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What’s Behind the Cochrane? (or…, “The Good News About Midwives Gets Better!”)

Note: If this post looks familiar, then thank you for being one of my dedicated readers who has followed me from the very beginning. Yes, this is a repost of my very first blog post and this week marks the first anniversary of Science & Sensibility! Happy blog-aversary to us!  Later this week, I’ll share a few of my favorite posts and other milestones over the past year. And if you missed this one a year ago, here’s an “understanding research” lesson all wrapped up in a package of very good news (ok, not-so-new news) about midwives!

Often, the closer I look at a study, the less confident I become about the results. I’ve learned that you can’t always trust a paper’s title or abstract, and media coverage of new studies can be woefully misleading, even when it is not carefully orchestrated by those with a vested interest (which it often is). Being advocates for “evidence-based care” means not just knowing that a study has been published, but knowing whether that study is any good, and in what circumstances (if any) the results are relevant and reliable. It also means having our guard up against deeply flawed studies that shape policy and practice despite their limitations. (Henci Goer has done a fantastic job deconstructing some of these influential studies in her series, When Research is Flawed.)

A systematic review synthesizes all of the literature on a given topic, using rigorous criteria for which studies will be included. For instance, Cochrane systematic reviews are typically confined to randomized, controlled trials in which there is no evidence that the randomization process has been intentionally subverted. For this reason, Cochrane reviews are considered the “gold standard” of evidence.

But what happens when the trials that make up a systematic review themselves have flaws or limitations? We end up with Cochrane reviews that can mask problems in the literature, and we can inadvertently put the evidence-based “stamp of approval” on a practice that still needs to be studied further. This is referred to as the “garbage in, garbage out” phenomenon, and we see plenty of it in the obstetric literature.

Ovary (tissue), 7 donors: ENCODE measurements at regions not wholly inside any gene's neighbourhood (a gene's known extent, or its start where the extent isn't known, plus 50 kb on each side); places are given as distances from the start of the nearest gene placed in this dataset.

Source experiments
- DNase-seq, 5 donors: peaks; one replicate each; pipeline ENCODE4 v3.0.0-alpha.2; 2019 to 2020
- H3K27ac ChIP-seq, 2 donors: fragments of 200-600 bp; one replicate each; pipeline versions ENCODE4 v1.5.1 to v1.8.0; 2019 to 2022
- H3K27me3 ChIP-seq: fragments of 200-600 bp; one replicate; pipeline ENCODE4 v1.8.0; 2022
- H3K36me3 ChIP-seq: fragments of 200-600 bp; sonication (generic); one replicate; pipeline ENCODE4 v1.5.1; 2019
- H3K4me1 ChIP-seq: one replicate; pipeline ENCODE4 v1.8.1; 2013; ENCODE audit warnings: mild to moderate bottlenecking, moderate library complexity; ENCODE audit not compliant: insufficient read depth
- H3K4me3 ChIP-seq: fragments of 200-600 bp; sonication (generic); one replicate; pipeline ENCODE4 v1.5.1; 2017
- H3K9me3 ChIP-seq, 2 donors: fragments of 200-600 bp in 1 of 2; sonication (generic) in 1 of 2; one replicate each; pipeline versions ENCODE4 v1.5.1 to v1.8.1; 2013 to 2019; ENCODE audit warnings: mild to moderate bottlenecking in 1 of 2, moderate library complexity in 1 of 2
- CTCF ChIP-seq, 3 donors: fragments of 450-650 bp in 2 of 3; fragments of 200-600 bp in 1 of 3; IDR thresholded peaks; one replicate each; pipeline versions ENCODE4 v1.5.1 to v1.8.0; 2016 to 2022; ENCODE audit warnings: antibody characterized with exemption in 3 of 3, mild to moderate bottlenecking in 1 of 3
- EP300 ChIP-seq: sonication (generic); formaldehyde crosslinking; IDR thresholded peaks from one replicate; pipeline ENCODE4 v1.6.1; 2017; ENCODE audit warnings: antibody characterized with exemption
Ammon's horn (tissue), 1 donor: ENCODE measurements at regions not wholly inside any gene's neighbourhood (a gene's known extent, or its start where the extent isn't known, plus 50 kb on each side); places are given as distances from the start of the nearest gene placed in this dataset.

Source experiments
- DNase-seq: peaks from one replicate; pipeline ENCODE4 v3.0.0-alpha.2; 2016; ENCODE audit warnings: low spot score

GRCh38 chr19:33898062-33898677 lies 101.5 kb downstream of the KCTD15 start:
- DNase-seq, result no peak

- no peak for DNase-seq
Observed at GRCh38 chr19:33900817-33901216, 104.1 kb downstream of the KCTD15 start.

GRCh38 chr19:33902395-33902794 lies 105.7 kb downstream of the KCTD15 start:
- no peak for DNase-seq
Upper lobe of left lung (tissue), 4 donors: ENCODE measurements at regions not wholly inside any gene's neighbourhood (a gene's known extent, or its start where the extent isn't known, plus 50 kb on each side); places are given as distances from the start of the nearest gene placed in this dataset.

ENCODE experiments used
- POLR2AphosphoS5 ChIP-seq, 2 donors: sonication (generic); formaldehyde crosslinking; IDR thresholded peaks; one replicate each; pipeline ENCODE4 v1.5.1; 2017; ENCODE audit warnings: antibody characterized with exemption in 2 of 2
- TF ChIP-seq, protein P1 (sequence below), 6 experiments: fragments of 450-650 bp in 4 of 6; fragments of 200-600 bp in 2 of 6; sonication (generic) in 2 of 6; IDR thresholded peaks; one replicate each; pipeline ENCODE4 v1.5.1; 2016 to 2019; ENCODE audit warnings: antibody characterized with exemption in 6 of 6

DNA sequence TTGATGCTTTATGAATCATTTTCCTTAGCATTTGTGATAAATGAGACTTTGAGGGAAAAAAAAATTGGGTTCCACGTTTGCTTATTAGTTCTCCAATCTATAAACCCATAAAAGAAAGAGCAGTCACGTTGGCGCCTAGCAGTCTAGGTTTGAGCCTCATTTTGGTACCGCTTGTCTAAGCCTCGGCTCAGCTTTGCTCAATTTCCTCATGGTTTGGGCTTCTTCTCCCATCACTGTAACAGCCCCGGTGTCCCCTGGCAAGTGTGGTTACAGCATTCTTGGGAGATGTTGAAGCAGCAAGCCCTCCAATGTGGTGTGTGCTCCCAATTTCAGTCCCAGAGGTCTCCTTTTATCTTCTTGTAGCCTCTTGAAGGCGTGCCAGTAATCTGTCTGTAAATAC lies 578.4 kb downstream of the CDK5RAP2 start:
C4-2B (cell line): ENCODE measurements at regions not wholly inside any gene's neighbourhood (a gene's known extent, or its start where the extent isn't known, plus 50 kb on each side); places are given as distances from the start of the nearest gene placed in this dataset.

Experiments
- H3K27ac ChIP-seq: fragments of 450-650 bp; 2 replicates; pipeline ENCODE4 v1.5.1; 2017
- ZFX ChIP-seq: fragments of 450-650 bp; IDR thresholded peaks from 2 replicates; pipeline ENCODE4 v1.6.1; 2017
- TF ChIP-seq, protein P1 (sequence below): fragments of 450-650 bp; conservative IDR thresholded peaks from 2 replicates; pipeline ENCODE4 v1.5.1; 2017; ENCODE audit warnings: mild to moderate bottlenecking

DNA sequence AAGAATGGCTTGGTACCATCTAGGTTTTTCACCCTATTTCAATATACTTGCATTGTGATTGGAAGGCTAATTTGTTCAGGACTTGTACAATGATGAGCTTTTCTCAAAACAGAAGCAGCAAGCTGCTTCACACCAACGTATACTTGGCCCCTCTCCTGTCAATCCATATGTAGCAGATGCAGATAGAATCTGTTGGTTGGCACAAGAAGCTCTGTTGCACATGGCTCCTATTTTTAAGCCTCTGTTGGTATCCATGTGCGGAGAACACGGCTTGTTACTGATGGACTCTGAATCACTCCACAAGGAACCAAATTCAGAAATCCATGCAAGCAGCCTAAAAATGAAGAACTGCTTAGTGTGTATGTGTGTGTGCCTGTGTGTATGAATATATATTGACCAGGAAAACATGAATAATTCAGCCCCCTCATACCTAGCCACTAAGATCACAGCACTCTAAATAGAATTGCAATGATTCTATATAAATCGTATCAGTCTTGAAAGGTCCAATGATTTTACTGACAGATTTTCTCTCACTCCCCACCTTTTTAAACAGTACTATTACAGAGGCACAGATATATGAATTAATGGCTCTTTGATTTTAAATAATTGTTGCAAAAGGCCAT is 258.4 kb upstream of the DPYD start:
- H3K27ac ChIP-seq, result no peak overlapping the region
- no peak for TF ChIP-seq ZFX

One kind of garbage that Cochrane reviews rarely address is crossover. This is when some of the participants randomized to the “control group” (e.g., no intervention) end up getting the intervention that is being tested. This problem is rampant in trials of induction, pain relief, and episiotomy, among others. Some women randomized to “expectant management” end up getting induced; some women randomized to “non-epidural pain management” end up getting epidurals; some women randomized to “conservative use of episiotomy” end up getting episiotomies, and so on.  This makes it much more difficult to use our statistical toolbox to discover differences between the two groups, and as a result we see smaller differences, or even no difference. The “evidence-based” conclusion then becomes “there’s no difference is unwanted outcomes, so the intervention is harmless.” But “no difference” can also mean “this study wasn’t big enough to find a difference” or, in this case, “there was too much crossover to detect a true difference.”

The crossover problem usually drives me crazy because it often serves to perpetuate medical-model bias and medical-model practices. But I had an “ah ha” moment when I discovered a crossover-of-sorts problem in the 2008 Cochrane systematic review of midwife-led care. This review was released to fanfare within the birth community. Finally, the enormous body of literature on midwifery had been synthesized by Cochrane reviewers and the conclusions were firmly in favor of midwife-led care! The results were, indeed, unusually impressive. While the conclusions of many Cochrane reviews are couched in tentative language and call for more research, the reviewers here concluded decisively, “Midwife-led care confers benefits and shows no adverse outcomes. It should be the norm for women classified at low and high risk of complications” (p. 17). Still, when I looked a little closer, I was perplexed that some of the differences the Cochrane reviewers found were small or even non-existent. What? No difference in c-sections? Only a small difference in episiotomy? What’s going on here?